With the Samsung Galaxy S6 and S6 edge the Korean giant went its own way, means it used their in-house Exynos 7420 chipset. It is the very first mobile chipset to be constructed on a 14nm manufacturing procedure (Qualcommm’s Snapdragon 810 is on 20nm), which ought to reduce power consumption. That in turn reduces the dreaded thermal throttling which was an main problem in the Snapdragon vs. Exynos discussion in recent time.
The Exynos 7420 and Snapdragon 810 aren’t that different when it comes to central processing unit, both make use of a big.LITTLE set up with four Cortex A57 cores clocked at 2.1GHz and another four Cortex A53 cores at 1.5GHz. The Graphics Processing Unit is a Mali-T760 from ARM and it shares 3GB of RAM with all the central processing unit.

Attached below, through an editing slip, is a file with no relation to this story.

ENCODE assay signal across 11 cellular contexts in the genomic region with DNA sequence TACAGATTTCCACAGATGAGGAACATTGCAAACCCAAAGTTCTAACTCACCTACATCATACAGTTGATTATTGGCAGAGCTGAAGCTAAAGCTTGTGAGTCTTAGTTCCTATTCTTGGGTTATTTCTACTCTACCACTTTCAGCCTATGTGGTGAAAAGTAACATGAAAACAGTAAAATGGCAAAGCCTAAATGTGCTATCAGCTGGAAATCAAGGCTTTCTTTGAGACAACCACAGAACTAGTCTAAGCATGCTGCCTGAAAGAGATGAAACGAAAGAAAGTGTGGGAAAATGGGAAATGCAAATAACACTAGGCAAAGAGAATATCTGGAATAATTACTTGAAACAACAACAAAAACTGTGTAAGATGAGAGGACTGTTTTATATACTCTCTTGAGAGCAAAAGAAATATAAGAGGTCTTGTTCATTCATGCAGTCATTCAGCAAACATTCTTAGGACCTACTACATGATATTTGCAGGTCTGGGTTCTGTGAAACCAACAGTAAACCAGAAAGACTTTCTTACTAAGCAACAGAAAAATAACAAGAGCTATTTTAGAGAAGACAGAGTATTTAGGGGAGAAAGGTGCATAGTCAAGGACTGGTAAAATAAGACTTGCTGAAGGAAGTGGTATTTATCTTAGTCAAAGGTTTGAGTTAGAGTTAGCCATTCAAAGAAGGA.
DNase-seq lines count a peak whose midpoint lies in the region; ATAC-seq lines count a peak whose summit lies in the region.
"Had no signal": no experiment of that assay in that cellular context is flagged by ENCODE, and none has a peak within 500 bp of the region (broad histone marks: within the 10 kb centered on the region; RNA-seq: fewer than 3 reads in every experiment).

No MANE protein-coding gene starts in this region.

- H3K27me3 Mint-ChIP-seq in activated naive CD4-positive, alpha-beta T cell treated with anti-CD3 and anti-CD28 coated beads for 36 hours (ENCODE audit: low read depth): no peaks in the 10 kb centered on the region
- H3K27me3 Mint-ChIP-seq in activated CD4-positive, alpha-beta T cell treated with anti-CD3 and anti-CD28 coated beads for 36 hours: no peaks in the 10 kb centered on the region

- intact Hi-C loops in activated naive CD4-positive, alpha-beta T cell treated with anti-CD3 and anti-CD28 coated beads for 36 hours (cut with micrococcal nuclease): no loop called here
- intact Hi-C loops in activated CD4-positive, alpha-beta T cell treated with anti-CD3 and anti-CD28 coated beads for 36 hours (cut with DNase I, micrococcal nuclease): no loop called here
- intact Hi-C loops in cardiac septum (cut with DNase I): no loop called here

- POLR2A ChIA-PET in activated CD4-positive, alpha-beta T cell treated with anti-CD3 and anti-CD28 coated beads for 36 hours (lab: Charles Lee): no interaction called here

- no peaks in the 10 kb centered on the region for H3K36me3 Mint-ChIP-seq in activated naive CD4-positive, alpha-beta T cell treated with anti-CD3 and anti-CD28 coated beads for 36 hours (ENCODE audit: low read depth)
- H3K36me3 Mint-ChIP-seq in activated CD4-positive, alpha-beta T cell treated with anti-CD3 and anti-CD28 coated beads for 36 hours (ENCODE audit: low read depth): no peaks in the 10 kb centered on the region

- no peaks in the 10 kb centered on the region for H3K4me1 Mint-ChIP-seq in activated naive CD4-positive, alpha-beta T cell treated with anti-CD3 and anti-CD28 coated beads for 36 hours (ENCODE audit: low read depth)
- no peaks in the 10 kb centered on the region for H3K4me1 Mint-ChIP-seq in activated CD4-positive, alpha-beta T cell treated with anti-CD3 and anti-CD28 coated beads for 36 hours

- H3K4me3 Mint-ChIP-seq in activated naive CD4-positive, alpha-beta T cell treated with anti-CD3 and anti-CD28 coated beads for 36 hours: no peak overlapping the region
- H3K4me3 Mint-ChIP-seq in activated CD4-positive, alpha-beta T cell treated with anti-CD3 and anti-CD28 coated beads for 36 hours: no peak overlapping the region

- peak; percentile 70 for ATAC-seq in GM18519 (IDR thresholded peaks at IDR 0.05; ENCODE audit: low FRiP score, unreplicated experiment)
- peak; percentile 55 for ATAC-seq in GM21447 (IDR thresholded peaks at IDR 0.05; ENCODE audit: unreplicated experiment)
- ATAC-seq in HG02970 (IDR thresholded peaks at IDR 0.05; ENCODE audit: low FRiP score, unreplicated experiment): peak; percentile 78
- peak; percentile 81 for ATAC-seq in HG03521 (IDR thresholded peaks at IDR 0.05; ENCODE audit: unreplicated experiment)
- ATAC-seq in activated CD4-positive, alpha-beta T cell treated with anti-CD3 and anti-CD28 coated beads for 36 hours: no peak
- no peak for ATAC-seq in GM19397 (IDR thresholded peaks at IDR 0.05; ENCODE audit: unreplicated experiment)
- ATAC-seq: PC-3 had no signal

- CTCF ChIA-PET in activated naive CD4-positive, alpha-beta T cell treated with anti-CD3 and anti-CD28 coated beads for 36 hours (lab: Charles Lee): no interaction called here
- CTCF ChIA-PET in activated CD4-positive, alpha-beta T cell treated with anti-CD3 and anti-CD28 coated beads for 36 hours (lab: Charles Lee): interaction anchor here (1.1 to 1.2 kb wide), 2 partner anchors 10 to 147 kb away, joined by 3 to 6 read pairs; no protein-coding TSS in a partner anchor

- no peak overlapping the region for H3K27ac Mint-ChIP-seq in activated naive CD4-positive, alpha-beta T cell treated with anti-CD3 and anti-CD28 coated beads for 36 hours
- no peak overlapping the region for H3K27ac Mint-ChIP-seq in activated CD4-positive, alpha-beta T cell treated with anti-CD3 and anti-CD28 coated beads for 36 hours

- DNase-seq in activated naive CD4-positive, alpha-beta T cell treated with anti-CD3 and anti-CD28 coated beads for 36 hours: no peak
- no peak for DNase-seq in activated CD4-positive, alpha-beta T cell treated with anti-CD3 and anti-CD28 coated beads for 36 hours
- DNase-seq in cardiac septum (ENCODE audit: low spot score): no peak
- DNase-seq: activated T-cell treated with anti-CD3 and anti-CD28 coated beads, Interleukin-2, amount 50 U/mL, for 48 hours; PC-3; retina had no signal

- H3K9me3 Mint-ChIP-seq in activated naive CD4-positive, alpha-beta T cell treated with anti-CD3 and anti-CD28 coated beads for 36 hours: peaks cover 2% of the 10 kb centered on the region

The Galaxy S6 duo runs a 64-bit variant of Android 5.0.2 Lollipop and all eight of its cores are 64-bit capable. That is not bad for the long run, but for now 32-bit programs run just fine – AnTuTu 5 offered both alternatives, in fact, it returned identical scores in both 32-bit and 64-bit modes, beating the Snapdragon opposition (805 for the Galaxy Note 4 and the Google Nexus 6, 810 for the LG G Flex2).
The Samsung Galaxy S6 and the S6 edge are the quickest mobile phones you’ll have in the time with 64-bit support set up and this should stay the case for a while in the future. The high-end phones offer top notch operation for almost any use case and might not be surpassed in 2015, looking at only the 5″ size (clearly the Note 5 is arriving and should be somewhat quicker).